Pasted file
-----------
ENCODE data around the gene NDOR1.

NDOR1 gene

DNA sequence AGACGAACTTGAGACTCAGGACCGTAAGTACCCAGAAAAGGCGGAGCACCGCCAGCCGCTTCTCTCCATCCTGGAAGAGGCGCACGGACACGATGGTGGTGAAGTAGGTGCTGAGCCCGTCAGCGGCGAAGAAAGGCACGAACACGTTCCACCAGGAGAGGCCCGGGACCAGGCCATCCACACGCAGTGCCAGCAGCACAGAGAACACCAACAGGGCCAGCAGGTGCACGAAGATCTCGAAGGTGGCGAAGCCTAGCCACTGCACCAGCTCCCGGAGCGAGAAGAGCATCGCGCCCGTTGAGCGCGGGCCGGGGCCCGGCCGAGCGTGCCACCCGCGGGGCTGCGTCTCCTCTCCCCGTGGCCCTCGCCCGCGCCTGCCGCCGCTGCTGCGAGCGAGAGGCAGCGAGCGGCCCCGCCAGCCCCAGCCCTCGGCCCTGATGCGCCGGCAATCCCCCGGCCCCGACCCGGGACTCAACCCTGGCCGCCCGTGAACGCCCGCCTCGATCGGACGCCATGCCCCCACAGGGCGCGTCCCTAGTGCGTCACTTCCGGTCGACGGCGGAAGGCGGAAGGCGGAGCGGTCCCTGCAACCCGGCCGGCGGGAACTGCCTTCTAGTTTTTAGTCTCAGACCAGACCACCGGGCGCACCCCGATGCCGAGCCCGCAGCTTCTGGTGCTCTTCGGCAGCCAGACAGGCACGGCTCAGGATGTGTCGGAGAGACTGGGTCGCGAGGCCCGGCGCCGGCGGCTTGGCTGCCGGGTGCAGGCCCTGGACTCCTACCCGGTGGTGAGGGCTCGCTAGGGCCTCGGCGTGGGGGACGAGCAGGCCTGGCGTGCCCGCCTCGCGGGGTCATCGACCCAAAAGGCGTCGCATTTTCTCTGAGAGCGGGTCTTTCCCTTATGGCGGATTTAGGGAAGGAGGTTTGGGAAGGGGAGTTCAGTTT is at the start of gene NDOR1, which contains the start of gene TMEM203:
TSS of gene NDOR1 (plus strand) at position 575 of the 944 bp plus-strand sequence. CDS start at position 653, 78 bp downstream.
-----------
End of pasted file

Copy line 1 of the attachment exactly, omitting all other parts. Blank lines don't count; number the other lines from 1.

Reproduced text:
ENCODE data around the gene NDOR1.